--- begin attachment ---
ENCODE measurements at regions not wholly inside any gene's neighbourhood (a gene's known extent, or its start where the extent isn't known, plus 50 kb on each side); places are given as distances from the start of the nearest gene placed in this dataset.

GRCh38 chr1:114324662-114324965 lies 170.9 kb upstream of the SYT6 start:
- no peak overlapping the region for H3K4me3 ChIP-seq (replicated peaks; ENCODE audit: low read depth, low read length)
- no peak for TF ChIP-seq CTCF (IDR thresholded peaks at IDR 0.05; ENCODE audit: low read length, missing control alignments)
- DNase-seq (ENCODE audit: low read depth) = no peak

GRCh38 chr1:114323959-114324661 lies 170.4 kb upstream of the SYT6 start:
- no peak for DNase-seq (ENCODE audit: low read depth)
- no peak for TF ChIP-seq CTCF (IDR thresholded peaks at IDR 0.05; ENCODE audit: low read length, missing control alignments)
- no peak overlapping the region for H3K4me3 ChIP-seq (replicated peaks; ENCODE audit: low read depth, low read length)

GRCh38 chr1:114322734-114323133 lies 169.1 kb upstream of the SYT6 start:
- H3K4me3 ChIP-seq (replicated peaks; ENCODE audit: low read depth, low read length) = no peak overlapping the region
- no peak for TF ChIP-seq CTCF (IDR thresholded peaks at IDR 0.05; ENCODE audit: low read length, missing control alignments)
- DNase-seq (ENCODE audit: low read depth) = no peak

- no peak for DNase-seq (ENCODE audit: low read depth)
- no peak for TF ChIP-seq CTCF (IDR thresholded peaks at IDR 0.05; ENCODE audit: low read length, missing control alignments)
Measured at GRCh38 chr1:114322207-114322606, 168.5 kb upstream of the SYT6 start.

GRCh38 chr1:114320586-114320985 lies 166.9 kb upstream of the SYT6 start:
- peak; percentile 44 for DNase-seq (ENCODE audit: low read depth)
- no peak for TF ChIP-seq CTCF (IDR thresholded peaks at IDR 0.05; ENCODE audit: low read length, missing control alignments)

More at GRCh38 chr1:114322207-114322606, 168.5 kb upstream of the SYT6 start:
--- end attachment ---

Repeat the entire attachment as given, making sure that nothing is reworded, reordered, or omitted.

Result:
ENCODE measurements at regions not wholly inside any gene's neighbourhood (a gene's known extent, or its start where the extent isn't known, plus 50 kb on each side); places are given as distances from the start of the nearest gene placed in this dataset.

GRCh38 chr1:114324662-114324965 lies 170.9 kb upstream of the SYT6 start:
- no peak overlapping the region for H3K4me3 ChIP-seq (replicated peaks; ENCODE audit: low read depth, low read length)
- no peak for TF ChIP-seq CTCF (IDR thresholded peaks at IDR 0.05; ENCODE audit: low read length, missing control alignments)
- DNase-seq (ENCODE audit: low read depth) = no peak

GRCh38 chr1:114323959-114324661 lies 170.4 kb upstream of the SYT6 start:
- no peak for DNase-seq (ENCODE audit: low read depth)
- no peak for TF ChIP-seq CTCF (IDR thresholded peaks at IDR 0.05; ENCODE audit: low read length, missing control alignments)
- no peak overlapping the region for H3K4me3 ChIP-seq (replicated peaks; ENCODE audit: low read depth, low read length)

GRCh38 chr1:114322734-114323133 lies 169.1 kb upstream of the SYT6 start:
- H3K4me3 ChIP-seq (replicated peaks; ENCODE audit: low read depth, low read length) = no peak overlapping the region
- no peak for TF ChIP-seq CTCF (IDR thresholded peaks at IDR 0.05; ENCODE audit: low read length, missing control alignments)
- DNase-seq (ENCODE audit: low read depth) = no peak

- no peak for DNase-seq (ENCODE audit: low read depth)
- no peak for TF ChIP-seq CTCF (IDR thresholded peaks at IDR 0.05; ENCODE audit: low read length, missing control alignments)
Measured at GRCh38 chr1:114322207-114322606, 168.5 kb upstream of the SYT6 start.

GRCh38 chr1:114320586-114320985 lies 166.9 kb upstream of the SYT6 start:
- peak; percentile 44 for DNase-seq (ENCODE audit: low read depth)
- no peak for TF ChIP-seq CTCF (IDR thresholded peaks at IDR 0.05; ENCODE audit: low read length, missing control alignments)

More at GRCh38 chr1:114322207-114322606, 168.5 kb upstream of the SYT6 start: